Categorized | Imperiled Wildlife

Baca Bill to Delist Many Endangered Species

On March 11th, Representative Joe Baca, a California democrat, introduced a bill that would delist many species on the Endangered Species Act (ESA).  Under the bill, ESA protections for these species would automatically expire 15 years after their listing date.  This arbitrary deadline overrides the ESA’s science-based process for delisting species and might doom to extinction the many species that recover slowly.

Delhi Sands flower-loving fly. Copyright Joe Sartore.

The bill stems from many years of tension in southern California between conserving the Delhi Sands flower-loving fly and developing its last sliver of habitat.  The U.S. Fish and Wildlife Service listed the species as endangered in 1993, but has acquired very limited information on its population status.  This is because the animal is extremely cryptic and rare.  As a result, the Service has been unable to establish any criteria for delisting it from the ESA.

To Baca, continued listing is a burden.  But instead of working constructively with the Service to improve the status of the flower-loving fly so that it can be delisted properly, Baca has decided to circumvent the ESA’s delisting standards and eviscerate the law.  The bill amends section 4 of the ESA so that all “endangered” species must be considered extinct if they meet several conditions.  One is that the species is listed as “endangered” for 15 or more years.  A second is that the Service has not found a “substantial increase” in the species’ population during the 15 year period.  A third is that the species is a “limited listed species,” which means a species for which it is not reasonably possible to determine whether the species has been extirpated from its range at the time of listing because not “all individuals” of the species were identified at that time.

As an initial matter, it is important to understand some of the ambiguities in the bill, which would affect how broadly it could be applied.  One ambiguity is the requirement for a “substantial increase” in a species’ population, an undefined term.  Another ambiguity comes from the awkward definition of “limited listed species.”  As noted above, the definition refers to the need to identifying “all” individuals of a species at the time of listing.  This requirement seems meaningless because it is nearly impossible to count every individual at that time.

If the bill becomes law, it would have several key implications for conservation.  First, it would create an unrealistic burden of proof for continued protection of many species under the ESA.  The Service does not have enough information on many species to show a “substantial increase” in their populations—even if this increase has actually occurred.  The lack of information is largely attributable to the cryptic nature of many species and the inadequate resources devoted to monitoring and recovering species.  Even if the Service gains the capacity to monitor populations, 15 years is not enough time for many species to show a substantial improvement.  In the case of the flower-loving fly, over 97 percent of its suitable habitat has been destroyed by agricultural, residential, and commercial uses over the last two centuries.  Expecting substantial improvements in 15 years is unrealistic.  The bill exploits all of these weaknesses by creating a burden of proof for continued protection that may be impossible to satisfy for many species.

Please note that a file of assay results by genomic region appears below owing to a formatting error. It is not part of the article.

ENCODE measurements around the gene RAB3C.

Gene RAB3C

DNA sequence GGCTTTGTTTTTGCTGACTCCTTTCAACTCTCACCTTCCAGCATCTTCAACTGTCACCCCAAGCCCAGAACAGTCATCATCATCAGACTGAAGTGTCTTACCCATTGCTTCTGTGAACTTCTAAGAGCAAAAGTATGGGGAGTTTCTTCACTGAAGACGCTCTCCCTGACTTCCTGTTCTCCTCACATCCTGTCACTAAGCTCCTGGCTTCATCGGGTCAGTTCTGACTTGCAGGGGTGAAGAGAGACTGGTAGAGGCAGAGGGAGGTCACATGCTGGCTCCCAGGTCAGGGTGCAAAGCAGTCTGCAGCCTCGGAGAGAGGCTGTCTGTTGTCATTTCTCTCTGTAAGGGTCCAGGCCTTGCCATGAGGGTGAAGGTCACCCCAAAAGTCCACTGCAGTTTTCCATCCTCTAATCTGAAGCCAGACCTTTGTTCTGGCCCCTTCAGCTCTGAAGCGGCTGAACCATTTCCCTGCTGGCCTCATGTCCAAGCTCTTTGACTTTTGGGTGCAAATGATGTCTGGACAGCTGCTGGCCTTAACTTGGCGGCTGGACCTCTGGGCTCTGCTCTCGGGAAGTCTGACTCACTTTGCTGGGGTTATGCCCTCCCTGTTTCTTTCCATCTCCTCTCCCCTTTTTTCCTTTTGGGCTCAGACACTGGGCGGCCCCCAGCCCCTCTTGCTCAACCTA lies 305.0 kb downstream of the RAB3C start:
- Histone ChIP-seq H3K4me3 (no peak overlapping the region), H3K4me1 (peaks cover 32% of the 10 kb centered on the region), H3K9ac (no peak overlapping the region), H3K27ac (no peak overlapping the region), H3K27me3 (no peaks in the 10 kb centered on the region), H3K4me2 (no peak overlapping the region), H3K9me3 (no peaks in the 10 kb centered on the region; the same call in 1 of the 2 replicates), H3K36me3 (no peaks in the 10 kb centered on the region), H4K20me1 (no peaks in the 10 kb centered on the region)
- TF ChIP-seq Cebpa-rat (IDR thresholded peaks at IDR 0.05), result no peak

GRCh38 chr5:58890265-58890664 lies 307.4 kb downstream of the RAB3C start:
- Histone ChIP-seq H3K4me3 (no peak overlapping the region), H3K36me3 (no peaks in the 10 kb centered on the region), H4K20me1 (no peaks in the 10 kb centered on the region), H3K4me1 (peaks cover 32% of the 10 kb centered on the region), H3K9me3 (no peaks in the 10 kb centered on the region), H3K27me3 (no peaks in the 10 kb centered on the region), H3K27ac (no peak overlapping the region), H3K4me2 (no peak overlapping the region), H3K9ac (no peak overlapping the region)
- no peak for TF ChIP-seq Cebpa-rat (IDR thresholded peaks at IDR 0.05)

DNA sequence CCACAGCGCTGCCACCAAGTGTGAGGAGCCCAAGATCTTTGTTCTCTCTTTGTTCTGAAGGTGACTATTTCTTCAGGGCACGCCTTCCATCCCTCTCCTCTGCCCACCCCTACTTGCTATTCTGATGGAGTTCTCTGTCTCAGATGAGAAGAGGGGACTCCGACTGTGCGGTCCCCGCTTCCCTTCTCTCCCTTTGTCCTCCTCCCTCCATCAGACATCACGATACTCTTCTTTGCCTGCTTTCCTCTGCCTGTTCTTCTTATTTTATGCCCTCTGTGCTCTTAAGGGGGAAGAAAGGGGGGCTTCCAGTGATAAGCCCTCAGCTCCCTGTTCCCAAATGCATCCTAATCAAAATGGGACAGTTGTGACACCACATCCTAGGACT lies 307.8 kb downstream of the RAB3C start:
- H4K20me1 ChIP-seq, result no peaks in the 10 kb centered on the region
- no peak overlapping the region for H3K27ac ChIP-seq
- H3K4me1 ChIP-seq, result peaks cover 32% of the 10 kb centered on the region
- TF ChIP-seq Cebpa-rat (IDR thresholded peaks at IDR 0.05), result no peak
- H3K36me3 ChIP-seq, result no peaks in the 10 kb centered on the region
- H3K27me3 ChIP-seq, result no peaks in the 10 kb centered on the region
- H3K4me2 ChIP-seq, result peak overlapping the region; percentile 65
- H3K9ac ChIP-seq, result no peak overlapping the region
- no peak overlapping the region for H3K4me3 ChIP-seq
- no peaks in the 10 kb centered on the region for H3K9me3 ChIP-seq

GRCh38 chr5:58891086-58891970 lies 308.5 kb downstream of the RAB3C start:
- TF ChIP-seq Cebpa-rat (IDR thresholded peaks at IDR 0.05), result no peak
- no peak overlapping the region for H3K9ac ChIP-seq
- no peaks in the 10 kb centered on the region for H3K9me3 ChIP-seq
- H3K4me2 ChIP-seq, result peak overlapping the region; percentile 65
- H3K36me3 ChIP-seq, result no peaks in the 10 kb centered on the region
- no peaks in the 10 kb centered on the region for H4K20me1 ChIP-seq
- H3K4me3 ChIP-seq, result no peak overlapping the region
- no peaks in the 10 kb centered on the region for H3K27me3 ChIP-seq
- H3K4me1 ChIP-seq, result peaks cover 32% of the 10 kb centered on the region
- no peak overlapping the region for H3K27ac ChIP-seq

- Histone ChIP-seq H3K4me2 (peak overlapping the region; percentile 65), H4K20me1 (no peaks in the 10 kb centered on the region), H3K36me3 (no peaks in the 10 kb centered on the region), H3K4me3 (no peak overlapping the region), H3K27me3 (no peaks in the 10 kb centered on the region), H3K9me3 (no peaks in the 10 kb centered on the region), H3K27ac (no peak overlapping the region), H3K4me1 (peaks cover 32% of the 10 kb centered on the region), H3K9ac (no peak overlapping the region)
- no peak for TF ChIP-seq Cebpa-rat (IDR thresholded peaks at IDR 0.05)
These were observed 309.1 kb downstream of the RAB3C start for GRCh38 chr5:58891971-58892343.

A second implication is that a species could become a “limited listed species” simply by shifting its range since the time of listing.  Shifts can happen for several reasons, including climate change, stochastic events, and habitat alteration.  For these shifting species, it may not be “reasonably possible” to determine whether they have been extirpated from their range at the time of listing.  As a result, the bill could consign the species to “extinction”—even if they clearly occupy areas outside of their range at the time of listing.

Third, while the flower-loving fly may be an uncharismatic species to some people, the bill would also delist many majestic species that garner greater public appeal.  Examples include the Gulf Coast jaguarundi, Alabama sturgeon, and White sturgeon, all of which the Service has very limited information on.

Alabama sturgeon. Copyright USGS.

Even if the bill does not become law, it raises several key issues about how the ESA has been implemented.  First is the lack of any delisting criteria in the flower-loving fly’s recovery plan.  This deficiency prevents the public from seeing “an end in sight,” contributing to the resentment that motivates anti-ESA legislation.  Second is that the flower-loving fly has not benefited from enough conservation measures.  This is largely a function of inadequate funding, a problem that surfaces with depressing regularity for most ESA species.  To the bill’s credit, it recognizes that simply stopping development is insufficient to recover the flower-loving fly, which also requires proactive recovery measures.  Third is the absence of monitoring and population data for the flower-loving fly.  This is not a problem limited to cryptic species; the Service does not have these data for many easier to detect species as well.  As we all examine ways to improve the ESA, we should be cognizant of these issues that are likely to inspire other efforts to undermine the world’s most comprehensive and effective law for protecting imperiled wildlife.

This post was written by:

- who has written 19 posts on dotWild.

Ya-Wei Li is the Senior Director of Endangered Species Conservation at Defenders of Wildlife.

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